POST-SOVIET REPUBLICS AS NATO’S OBJECT

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The alliance expands contacts with Russia and other member nations of the CIS. It’s hard to say who are NATO’s favorites but it’s obvious that NATO’s relations with Russia are the most active and principal because Russia’s position determines NATO’s ability to strengthen its presence in CIS republics. For instance, NATO’s operation in Afghanistan would be more expensive and less efficient if Russia did not let the alliance transport its troops via its territory and the territory of its allies. Moscow did not protest against the creation of the US airbases in Kyrgyzstan, Uzbekistan and Tajikistan. Russia’s position determines the destiny of the presence of NATO’s forces in the Caspian Sea and Central Asia. Russia withdraws troops from Georgia. At the same time, Russia made Georgian President Mikhail Saakashvili officially state that NATO’s military objects will not be deployed in the republic.

Meanwhile, relations between Russia and NATO are ambiguous and cautious. On the one hand, cooperation expands; the parties conduct joint exercises. On the other hand, relations remain cold. Russia does not encourage NATO’s expansion to the CIS and does not share the alliance’s approaches to events in the post-Soviet republics.

The results of the scheduled meeting of the Russia-NATO Council in Brussels are a graphic example.

As is known, Sergei Ivanov stated that Russia does not support NATO’s intention to organize an international investigation of the crisis in Uzbekistan. The alliance considers the tragedy in Andijan as genocide of the Uzbek people. Russia thinks that this was an anti-terrorist operation.

Ivanov announced statistical reports, “The results of the investigation showed that there are around 50 foreigners among persons killed and arrested in Andijan. The majority of them are citizens of Asian countries, including some CIS republics.”

An official representative of the Pentagon said that Uzbekistan restricted flights of US warplanes from the Khanabad airbase. Night flights of heavy transport planes, which transport cargo to Afghanistan, are banned. This decision was made after Washington criticized Uzbekistan. Military experts do not rule out that Tashkent will make the US leave Khanabad if the US does not relax its pressure. In addition, experts say that the impending Russian-Uzbek joint exercise is a very important event.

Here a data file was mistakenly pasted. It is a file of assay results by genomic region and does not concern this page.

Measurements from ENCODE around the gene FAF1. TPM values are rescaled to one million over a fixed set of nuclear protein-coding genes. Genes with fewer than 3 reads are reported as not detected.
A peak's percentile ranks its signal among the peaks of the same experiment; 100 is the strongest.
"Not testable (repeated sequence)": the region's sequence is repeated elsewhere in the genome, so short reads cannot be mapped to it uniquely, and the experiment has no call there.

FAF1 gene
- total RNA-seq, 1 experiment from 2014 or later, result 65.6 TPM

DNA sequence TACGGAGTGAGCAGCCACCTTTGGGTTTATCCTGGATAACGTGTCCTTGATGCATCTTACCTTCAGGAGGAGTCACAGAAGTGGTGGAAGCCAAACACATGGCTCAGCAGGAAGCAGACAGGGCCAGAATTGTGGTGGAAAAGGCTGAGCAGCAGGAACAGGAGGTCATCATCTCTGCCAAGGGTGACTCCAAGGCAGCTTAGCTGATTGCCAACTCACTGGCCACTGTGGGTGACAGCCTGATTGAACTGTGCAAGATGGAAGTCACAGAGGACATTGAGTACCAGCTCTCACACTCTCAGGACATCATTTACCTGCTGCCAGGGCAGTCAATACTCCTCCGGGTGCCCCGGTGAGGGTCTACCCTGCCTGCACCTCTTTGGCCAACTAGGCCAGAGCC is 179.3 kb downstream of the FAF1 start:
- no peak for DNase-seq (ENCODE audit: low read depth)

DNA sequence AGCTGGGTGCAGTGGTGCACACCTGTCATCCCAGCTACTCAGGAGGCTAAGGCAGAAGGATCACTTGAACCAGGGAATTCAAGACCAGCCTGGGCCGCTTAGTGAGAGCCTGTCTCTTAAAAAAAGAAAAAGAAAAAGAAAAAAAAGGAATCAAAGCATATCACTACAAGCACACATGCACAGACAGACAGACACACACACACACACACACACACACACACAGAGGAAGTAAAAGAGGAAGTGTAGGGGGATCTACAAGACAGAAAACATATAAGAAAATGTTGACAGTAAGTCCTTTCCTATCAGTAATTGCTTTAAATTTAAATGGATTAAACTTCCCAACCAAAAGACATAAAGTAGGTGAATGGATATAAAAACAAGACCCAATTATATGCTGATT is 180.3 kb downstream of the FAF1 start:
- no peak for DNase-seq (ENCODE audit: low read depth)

At the same time, relations between Russia and NATO cannot be called a confrontation. Contacts between the alliance and Russia become more active. The circle of issues, which Russia and NATO discuss, is impressive. At the Russia-NATO summit in Brussels, the parties discussed problems of military reforms, operational compatibility of troops, anti-missile defense and anti-terrorist effort. Russia signed the agreement on the status of NATO’s troops participating in the Partnership for Peace program, on Russian territory. Russia and the US conducted the Torgau 2005 exercise. Russia and NATO seek to establish compatibility of troops. In all, over 200 military contacts will take place within the framework of the 2005 plan of cooperation. Russia will participate in the Active Endeavor exercise in the Mediterranean Sea. In the meantime, Sergei Ivanov hints that such exercises in the Black Sea are inadvisable. He stated in Brussels, “We do not see any sense in expanding the warrant to the Black Sea.” According to him, “this sector is controlled by Blackseafor, which can cope with problems in this region”. In addition, Ivanov said that “Russia conducts joint exercises with Turkey, which duplicate the functions of Active Endeavor”.

The issue regarding Active Endeavor’s expansion to the Black Sea was raised by Vice Admiral Ferdinando Sanfelice di Montefort, commander of NATO’s joint naval force in the South-European sector, in Moscow. This coincided with the beginning of the Russia-NATO summit. The vice admiral said that some CIS nations support this idea. He refused to elaborate but it’s easy to guess that this is Ukraine. The most interesting thing is that Russia cannot stop these plans. In addition, it’s not ruled out that international troops will monitor the Georgian-Abkhazian conflict because Active Endeavor is aimed at retaining stability and peace in the regions. The dispute between Ukraine and Russia over the sea border makes it possible to consider the Sea of Azov as international waters, which NATO’s warships can enter.

In other words, Russia’s and NATO’s goals do not coincide. First and foremost, this concerns the post-Soviet republics. Russia is displeased that Moldavia seeks to invite NATO’s observers to the Trans-Dniester territory, Azerbaijan thinks that the alliance will help it ensure security of the Baku-Tbilisi-Ceyhan pipeline, and Ukraine seeks to join NATO. Russia does not like NATO’s intention to expand to the Black Sea and the US’ plans to come to the Caspian Sea. The question is why should Moscow maintain such active relations with NATO if such partnership in the CIS is useless?

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